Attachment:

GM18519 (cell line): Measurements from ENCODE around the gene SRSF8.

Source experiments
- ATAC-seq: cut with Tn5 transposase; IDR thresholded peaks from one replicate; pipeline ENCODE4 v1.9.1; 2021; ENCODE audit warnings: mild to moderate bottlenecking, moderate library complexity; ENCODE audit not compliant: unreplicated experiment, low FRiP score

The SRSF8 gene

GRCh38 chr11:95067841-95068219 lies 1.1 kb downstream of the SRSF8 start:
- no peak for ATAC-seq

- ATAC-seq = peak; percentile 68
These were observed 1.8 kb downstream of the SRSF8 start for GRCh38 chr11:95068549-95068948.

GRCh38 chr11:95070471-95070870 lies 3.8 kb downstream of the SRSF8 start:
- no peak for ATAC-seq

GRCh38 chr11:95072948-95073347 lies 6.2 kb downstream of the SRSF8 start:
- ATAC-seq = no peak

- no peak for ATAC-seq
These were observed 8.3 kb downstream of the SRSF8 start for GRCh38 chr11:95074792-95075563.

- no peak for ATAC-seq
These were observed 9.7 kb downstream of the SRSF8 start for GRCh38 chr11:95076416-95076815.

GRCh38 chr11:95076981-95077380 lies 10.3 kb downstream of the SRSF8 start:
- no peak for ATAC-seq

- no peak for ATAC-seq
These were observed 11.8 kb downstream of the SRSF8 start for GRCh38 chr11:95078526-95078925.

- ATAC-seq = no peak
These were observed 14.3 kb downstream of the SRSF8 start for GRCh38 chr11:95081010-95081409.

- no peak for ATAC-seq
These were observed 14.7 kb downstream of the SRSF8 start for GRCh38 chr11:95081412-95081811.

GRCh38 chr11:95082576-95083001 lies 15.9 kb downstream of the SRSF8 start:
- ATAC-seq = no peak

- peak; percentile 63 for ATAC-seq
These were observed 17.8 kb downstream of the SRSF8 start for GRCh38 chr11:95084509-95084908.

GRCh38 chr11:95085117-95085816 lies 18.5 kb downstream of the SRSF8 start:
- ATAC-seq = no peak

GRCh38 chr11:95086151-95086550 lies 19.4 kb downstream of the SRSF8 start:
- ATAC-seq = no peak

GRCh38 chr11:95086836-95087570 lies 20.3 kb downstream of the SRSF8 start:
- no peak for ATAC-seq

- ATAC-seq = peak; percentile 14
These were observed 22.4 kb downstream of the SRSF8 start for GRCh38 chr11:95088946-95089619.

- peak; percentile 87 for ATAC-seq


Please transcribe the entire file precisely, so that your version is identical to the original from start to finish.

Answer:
GM18519 (cell line): Measurements from ENCODE around the gene SRSF8.

Source experiments
- ATAC-seq: cut with Tn5 transposase; IDR thresholded peaks from one replicate; pipeline ENCODE4 v1.9.1; 2021; ENCODE audit warnings: mild to moderate bottlenecking, moderate library complexity; ENCODE audit not compliant: unreplicated experiment, low FRiP score

The SRSF8 gene

GRCh38 chr11:95067841-95068219 lies 1.1 kb downstream of the SRSF8 start:
- no peak for ATAC-seq

- ATAC-seq = peak; percentile 68
These were observed 1.8 kb downstream of the SRSF8 start for GRCh38 chr11:95068549-95068948.

GRCh38 chr11:95070471-95070870 lies 3.8 kb downstream of the SRSF8 start:
- no peak for ATAC-seq

GRCh38 chr11:95072948-95073347 lies 6.2 kb downstream of the SRSF8 start:
- ATAC-seq = no peak

- no peak for ATAC-seq
These were observed 8.3 kb downstream of the SRSF8 start for GRCh38 chr11:95074792-95075563.

- no peak for ATAC-seq
These were observed 9.7 kb downstream of the SRSF8 start for GRCh38 chr11:95076416-95076815.

GRCh38 chr11:95076981-95077380 lies 10.3 kb downstream of the SRSF8 start:
- no peak for ATAC-seq

- no peak for ATAC-seq
These were observed 11.8 kb downstream of the SRSF8 start for GRCh38 chr11:95078526-95078925.

- ATAC-seq = no peak
These were observed 14.3 kb downstream of the SRSF8 start for GRCh38 chr11:95081010-95081409.

- no peak for ATAC-seq
These were observed 14.7 kb downstream of the SRSF8 start for GRCh38 chr11:95081412-95081811.

GRCh38 chr11:95082576-95083001 lies 15.9 kb downstream of the SRSF8 start:
- ATAC-seq = no peak

- peak; percentile 63 for ATAC-seq
These were observed 17.8 kb downstream of the SRSF8 start for GRCh38 chr11:95084509-95084908.

GRCh38 chr11:95085117-95085816 lies 18.5 kb downstream of the SRSF8 start:
- ATAC-seq = no peak

GRCh38 chr11:95086151-95086550 lies 19.4 kb downstream of the SRSF8 start:
- ATAC-seq = no peak

GRCh38 chr11:95086836-95087570 lies 20.3 kb downstream of the SRSF8 start:
- no peak for ATAC-seq

- ATAC-seq = peak; percentile 14
These were observed 22.4 kb downstream of the SRSF8 start for GRCh38 chr11:95088946-95089619.

- peak; percentile 87 for ATAC-seq